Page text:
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Salisbury couple reaches scholarship goal for nonprofit

SALISBURY — This year, Alex Clark and Alisha Byrd-Clark donated over $3,000 worth of scholarships through their nonprofits Gemstones and COMPASS Leadership Academy and Melanated GENIUS.

That’s just part of a $10,000 goal from 2015-2019 that Gemstones and COMPASS Leadership Academy set for itself after it was founded by Clark and Byrd-Clark in 2015. Gemstones Academy offers its service to girls and young women. COMPASS is offered to boys and young men.

“We expose them to politics, economics and business,” Clark said. “We develop a working rapport with each child and get to know them and their interests. We want them to be comfortable enough to tell us about their home life. We also speak one-on-one with parents.”

Since awarding scholarships, Clark and Byrd-Clark have been able to provide funding for 12 high school students, with their first recipient being Halle “Tia” Cowan, who currently attends NC A&T State University and plans to graduate this May.

The most recent scholarship recipients include Kiera Cherry, Tamia Brown and Paige Ellis.

Brown currently attends Winston-Salem State University, majoring in nutrition, and was awarded a $1,000 scholarship.

Ellis, who graduated from East Rowan High School, currently attends Forsyth Tech and was awarded a $500 scholarship.

Cherry is a Salisbury High School graduate who attends the University of North Carolina at Chapel Hill. She has served as president of Gemstones and was nominated for the Gemstone of the Year award twice.

She received a $1,000 scholarship through the nonprofit and is majoring in biomedical engineering.

Cherry plans to utilize funds provided through the scholarship to study abroad next summer and spoke about her goals in a phone interview with the Post.

“I wouldn’t mind venturing out into Latin America, but I’m not for sure where I would like to study just yet,” she said.

Cherry said she was inspired to to pursue a degree in biomedical engineering as a result of Clark’s story. Clark suffers from ALS or amyotrophic lateral sclerosis, also called Lou Gehrig’s disease, and was diagnosed with the disease in 2016. It affects nerve cells in the brain and the spinal cord as well as motor functions and eventually a person’s ability to speak, eat and breathe.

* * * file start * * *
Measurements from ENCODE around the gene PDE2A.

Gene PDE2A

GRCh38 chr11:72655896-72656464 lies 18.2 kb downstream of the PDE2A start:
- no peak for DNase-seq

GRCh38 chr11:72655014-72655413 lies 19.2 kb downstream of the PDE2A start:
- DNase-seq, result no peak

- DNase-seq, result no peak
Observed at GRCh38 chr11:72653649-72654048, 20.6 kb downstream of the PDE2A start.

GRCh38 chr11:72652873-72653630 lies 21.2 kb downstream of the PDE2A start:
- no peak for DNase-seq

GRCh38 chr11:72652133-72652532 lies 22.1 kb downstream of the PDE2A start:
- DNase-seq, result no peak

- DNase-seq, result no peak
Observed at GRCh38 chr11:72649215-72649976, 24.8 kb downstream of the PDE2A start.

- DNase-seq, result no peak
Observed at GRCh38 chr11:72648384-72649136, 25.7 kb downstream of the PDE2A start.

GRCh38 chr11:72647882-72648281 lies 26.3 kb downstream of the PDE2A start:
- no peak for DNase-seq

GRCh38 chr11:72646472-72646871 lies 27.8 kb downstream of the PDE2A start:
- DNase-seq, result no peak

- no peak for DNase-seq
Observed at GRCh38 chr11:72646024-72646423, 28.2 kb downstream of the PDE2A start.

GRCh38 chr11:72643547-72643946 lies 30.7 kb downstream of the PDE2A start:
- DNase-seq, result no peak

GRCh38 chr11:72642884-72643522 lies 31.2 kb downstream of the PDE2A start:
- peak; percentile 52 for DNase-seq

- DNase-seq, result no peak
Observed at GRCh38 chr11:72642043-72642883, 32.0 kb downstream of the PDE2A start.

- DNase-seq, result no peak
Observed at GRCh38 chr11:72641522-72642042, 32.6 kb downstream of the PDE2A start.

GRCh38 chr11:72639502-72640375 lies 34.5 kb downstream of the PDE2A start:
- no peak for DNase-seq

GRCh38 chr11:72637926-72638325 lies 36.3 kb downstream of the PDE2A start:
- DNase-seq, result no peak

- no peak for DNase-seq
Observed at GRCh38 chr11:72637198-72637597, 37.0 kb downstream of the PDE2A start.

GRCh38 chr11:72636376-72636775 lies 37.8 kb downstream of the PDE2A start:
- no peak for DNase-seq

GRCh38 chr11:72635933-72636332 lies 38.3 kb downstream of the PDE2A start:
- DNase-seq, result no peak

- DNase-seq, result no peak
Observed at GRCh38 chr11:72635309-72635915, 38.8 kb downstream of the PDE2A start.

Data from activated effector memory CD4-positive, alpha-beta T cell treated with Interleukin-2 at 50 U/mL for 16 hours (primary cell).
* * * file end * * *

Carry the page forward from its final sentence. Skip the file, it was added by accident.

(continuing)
Clark started a clothing line called Melanated Genius and said he added scholarships to help inspire the next generation to attend college in 2016.

“I’ve accepted where I am at, but this doesn’t stop me from contributing to someone else’s life,” Clark said. “You can’t let anything stop you from fulfilling your purpose.”

Clark said he is committed to his nonprofit work and working with youth for as long as he can.

“I know what my body looks like but my spirit is stronger than one could ever imagine,” he said.

COMPASS scholarship recipients include Sean Ingram, who attends N.C. State University and was awarded a $300 scholarship, as well as Desiree Ellis, who graduated from North Rowan High School and attends N.C. A&T State University. Ellis was awarded a $300 scholarship, too.

Byrd-Clark said the mission of Gemstones and COMPASS Leadership Academy is to empower youth by providing them with the skillset to maximize their full potential by unwrapping their hidden gifts, talents and abilities with a COMPASS. Because of their work, Byrd-Clark and Clark were honored as the 2019 Key to the City recipients by then-Mayor Al Heggins.

Their goals and planned events for 2020 include the Alex Clark Chess Club, the Melanated Genius Empowerment Conference, the Uniquely Beautiful Conference for all and the fifth-annual Black Tie Scholarship Gala.

Veleria Levy, a single mother whose son Joseph has participated in COMPASS, said the program has been beneficial for her son.

“It’s nice for him to see a group of African-American men and people who look like him that have his best interest at heart,” she said.

Levy said the nonprofit has helped her son to love himself for who he truly is.

She said that through the help of the nonprofit, her son was motivated to create his own business called “The Joseph Effect,” which aims to educate others about things such as purchasing stock and teaches teens about investments and finances.




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